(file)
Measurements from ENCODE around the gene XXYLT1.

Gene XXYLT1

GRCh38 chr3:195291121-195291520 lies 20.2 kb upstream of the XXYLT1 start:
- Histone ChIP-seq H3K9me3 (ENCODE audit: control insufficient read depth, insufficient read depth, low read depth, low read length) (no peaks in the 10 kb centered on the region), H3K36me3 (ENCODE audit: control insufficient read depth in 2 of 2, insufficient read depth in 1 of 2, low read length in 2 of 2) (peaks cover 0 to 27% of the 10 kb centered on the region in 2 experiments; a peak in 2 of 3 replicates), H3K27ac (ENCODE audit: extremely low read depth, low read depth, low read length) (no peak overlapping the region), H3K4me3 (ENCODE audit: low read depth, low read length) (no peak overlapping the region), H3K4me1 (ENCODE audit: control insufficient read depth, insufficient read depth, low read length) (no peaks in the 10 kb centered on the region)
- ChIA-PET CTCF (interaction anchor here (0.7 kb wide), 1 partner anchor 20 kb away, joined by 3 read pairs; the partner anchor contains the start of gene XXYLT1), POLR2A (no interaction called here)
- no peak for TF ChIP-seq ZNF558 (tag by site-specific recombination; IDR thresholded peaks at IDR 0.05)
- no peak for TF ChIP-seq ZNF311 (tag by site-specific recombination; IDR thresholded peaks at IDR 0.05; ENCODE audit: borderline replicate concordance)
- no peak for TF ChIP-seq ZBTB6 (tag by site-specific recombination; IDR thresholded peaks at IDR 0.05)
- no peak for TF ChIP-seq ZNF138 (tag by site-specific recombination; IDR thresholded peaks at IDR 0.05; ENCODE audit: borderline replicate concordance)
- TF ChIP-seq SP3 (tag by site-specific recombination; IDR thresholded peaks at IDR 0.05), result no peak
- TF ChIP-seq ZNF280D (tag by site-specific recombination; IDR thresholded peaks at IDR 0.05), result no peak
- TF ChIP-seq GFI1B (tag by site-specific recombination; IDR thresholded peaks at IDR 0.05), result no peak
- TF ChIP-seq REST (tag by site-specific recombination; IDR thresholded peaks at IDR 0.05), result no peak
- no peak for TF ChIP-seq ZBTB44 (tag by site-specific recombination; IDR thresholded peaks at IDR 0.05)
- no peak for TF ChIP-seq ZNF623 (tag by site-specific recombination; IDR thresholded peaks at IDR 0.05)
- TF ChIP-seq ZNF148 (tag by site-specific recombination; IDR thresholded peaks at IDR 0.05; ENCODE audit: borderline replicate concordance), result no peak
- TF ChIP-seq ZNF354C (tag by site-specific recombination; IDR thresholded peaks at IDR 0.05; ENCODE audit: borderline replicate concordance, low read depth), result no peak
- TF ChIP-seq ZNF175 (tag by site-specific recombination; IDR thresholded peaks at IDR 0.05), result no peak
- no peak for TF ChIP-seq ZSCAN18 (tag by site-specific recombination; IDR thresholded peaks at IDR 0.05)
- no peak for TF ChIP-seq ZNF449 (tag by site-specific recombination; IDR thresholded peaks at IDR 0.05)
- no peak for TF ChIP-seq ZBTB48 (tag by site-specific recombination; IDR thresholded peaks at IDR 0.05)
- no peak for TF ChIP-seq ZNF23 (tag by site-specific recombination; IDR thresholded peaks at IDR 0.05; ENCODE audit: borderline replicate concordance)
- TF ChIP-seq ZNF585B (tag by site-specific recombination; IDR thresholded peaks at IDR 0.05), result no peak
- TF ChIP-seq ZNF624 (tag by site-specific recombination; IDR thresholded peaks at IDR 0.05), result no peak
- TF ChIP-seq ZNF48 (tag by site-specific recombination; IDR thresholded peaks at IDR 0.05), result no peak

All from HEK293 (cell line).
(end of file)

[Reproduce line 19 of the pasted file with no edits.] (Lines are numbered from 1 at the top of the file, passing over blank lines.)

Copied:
- no peak for TF ChIP-seq ZSCAN18 (tag by site-specific recombination; IDR thresholded peaks at IDR 0.05)